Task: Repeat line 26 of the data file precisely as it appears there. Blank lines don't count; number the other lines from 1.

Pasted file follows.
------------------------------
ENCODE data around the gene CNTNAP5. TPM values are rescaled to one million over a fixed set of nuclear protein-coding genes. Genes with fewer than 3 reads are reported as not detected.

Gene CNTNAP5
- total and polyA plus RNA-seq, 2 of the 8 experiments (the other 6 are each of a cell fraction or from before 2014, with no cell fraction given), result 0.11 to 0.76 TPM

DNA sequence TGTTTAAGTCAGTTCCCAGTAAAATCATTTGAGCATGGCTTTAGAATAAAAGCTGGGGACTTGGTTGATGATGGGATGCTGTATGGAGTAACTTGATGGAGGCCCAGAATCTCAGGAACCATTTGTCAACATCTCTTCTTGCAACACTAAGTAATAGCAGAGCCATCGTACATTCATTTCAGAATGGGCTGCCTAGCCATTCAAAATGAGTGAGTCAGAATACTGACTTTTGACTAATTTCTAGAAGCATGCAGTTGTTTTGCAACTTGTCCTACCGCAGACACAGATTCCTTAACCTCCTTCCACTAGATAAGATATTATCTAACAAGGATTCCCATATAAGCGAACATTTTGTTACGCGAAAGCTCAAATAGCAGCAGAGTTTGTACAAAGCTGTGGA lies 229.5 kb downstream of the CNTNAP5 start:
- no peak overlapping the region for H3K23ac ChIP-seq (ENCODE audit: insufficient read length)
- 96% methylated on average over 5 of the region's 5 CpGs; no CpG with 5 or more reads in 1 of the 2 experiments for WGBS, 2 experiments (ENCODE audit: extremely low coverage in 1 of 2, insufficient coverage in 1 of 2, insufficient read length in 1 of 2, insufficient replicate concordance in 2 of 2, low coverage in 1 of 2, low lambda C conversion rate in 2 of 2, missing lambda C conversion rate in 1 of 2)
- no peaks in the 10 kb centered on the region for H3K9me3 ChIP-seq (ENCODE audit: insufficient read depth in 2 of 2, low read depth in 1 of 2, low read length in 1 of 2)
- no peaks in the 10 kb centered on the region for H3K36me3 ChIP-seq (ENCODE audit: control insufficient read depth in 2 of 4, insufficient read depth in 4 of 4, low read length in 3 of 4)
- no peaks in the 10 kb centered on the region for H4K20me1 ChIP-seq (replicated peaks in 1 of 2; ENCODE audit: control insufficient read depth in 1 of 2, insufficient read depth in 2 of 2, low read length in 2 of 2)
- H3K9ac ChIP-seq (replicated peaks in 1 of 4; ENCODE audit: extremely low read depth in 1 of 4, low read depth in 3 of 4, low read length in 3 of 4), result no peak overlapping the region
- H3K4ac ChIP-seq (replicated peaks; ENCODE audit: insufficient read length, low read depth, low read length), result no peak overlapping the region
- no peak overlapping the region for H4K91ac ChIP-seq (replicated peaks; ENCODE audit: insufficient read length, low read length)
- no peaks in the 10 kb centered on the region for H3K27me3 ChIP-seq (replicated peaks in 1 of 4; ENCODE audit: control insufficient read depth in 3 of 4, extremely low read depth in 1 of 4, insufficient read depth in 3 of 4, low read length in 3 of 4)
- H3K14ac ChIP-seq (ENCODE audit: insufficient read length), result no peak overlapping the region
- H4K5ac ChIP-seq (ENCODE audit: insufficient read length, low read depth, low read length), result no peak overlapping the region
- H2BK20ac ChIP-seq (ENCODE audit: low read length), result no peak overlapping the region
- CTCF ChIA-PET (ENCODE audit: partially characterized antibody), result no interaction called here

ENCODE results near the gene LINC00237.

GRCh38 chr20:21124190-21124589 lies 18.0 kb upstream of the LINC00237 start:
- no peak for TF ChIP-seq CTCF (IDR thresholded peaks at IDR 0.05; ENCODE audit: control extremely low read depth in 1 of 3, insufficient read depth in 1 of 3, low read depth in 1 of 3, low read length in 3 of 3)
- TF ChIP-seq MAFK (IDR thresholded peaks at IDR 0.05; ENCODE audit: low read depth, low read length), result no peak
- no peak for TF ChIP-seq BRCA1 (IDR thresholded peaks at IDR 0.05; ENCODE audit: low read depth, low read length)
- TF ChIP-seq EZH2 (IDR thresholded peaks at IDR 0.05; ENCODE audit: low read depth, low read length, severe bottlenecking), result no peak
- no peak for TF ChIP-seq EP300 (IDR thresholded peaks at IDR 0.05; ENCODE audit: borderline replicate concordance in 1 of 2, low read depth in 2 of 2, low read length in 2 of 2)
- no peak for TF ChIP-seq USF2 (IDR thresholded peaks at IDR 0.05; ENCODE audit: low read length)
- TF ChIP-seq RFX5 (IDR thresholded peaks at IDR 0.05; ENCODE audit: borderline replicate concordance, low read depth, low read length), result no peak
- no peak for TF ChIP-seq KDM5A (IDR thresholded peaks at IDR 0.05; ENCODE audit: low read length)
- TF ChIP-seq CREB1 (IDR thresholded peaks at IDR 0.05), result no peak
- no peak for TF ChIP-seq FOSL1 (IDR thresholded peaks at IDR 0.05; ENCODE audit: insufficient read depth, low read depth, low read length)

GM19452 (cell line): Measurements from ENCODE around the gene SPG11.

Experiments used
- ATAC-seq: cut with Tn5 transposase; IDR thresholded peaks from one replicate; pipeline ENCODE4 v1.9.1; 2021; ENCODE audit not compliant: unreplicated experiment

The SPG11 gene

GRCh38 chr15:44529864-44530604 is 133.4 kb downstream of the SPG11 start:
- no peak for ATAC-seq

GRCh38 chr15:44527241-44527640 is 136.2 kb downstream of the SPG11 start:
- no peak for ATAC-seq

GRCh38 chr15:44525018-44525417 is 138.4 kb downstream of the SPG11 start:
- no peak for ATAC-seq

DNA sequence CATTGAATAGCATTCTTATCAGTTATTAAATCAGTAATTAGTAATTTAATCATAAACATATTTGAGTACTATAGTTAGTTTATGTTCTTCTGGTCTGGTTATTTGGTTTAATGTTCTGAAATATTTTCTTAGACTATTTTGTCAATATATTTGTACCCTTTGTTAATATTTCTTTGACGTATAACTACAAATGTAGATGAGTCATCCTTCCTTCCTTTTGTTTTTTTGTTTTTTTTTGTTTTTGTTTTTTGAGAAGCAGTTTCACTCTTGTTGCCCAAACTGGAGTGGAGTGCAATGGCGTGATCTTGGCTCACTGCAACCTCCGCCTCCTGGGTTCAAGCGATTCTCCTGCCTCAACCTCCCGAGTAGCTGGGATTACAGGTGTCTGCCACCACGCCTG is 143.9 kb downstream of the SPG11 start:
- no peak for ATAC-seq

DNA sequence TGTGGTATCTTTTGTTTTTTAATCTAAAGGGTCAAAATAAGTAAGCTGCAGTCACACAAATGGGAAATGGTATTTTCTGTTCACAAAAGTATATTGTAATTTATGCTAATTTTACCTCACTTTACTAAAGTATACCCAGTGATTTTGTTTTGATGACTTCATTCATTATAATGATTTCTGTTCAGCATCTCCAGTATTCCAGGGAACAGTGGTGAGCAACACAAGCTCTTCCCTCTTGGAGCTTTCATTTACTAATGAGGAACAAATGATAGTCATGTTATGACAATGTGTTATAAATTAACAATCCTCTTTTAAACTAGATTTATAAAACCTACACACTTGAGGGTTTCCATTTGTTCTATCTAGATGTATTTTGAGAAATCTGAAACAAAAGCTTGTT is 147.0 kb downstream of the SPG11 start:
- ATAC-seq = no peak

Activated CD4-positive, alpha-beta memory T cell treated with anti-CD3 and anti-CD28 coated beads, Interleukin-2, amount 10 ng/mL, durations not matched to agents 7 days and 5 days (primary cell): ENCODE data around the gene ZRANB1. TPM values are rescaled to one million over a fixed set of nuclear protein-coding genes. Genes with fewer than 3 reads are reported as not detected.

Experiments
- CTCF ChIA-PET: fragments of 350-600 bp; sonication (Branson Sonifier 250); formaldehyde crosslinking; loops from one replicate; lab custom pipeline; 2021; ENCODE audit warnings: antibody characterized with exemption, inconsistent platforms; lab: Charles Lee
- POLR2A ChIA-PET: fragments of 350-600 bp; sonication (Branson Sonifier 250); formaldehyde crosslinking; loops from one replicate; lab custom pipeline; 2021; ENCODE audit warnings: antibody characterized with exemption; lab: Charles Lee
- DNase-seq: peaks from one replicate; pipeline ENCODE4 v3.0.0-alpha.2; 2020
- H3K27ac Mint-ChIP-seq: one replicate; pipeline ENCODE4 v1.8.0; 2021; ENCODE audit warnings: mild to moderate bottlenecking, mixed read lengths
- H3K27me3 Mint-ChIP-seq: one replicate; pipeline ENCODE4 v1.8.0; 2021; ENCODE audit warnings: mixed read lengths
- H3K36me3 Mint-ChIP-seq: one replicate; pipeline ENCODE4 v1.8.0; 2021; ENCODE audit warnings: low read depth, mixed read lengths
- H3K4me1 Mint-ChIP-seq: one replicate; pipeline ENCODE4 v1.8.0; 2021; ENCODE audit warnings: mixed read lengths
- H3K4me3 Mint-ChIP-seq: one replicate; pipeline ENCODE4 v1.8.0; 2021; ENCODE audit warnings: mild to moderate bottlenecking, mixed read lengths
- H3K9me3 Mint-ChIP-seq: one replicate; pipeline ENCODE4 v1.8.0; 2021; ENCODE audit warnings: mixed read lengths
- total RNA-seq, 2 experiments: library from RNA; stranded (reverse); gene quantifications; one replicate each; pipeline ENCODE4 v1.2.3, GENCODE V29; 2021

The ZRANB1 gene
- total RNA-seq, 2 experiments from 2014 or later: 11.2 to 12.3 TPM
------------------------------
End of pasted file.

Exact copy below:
- TF ChIP-seq RFX5 (IDR thresholded peaks at IDR 0.05; ENCODE audit: borderline replicate concordance, low read depth, low read length), result no peak